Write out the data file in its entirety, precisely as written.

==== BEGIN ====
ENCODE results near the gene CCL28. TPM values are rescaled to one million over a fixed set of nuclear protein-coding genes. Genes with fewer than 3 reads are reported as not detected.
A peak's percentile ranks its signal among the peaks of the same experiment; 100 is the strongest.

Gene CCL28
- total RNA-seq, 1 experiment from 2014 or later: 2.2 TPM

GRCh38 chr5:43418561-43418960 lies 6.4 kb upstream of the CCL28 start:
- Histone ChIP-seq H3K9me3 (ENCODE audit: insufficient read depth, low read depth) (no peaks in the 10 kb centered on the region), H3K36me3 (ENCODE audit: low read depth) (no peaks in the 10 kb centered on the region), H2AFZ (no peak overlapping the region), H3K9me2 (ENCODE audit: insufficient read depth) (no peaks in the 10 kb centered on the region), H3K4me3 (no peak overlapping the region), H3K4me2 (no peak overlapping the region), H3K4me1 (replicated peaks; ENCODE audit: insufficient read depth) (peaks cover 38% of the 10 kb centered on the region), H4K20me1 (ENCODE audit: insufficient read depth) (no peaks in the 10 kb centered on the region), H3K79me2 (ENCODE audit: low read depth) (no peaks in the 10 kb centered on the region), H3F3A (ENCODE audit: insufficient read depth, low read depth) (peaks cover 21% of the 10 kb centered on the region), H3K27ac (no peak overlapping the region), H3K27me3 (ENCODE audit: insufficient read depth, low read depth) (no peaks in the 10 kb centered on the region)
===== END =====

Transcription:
ENCODE results near the gene CCL28. TPM values are rescaled to one million over a fixed set of nuclear protein-coding genes. Genes with fewer than 3 reads are reported as not detected.
A peak's percentile ranks its signal among the peaks of the same experiment; 100 is the strongest.

Gene CCL28
- total RNA-seq, 1 experiment from 2014 or later: 2.2 TPM

GRCh38 chr5:43418561-43418960 lies 6.4 kb upstream of the CCL28 start:
- Histone ChIP-seq H3K9me3 (ENCODE audit: insufficient read depth, low read depth) (no peaks in the 10 kb centered on the region), H3K36me3 (ENCODE audit: low read depth) (no peaks in the 10 kb centered on the region), H2AFZ (no peak overlapping the region), H3K9me2 (ENCODE audit: insufficient read depth) (no peaks in the 10 kb centered on the region), H3K4me3 (no peak overlapping the region), H3K4me2 (no peak overlapping the region), H3K4me1 (replicated peaks; ENCODE audit: insufficient read depth) (peaks cover 38% of the 10 kb centered on the region), H4K20me1 (ENCODE audit: insufficient read depth) (no peaks in the 10 kb centered on the region), H3K79me2 (ENCODE audit: low read depth) (no peaks in the 10 kb centered on the region), H3F3A (ENCODE audit: insufficient read depth, low read depth) (peaks cover 21% of the 10 kb centered on the region), H3K27ac (no peak overlapping the region), H3K27me3 (ENCODE audit: insufficient read depth, low read depth) (no peaks in the 10 kb centered on the region)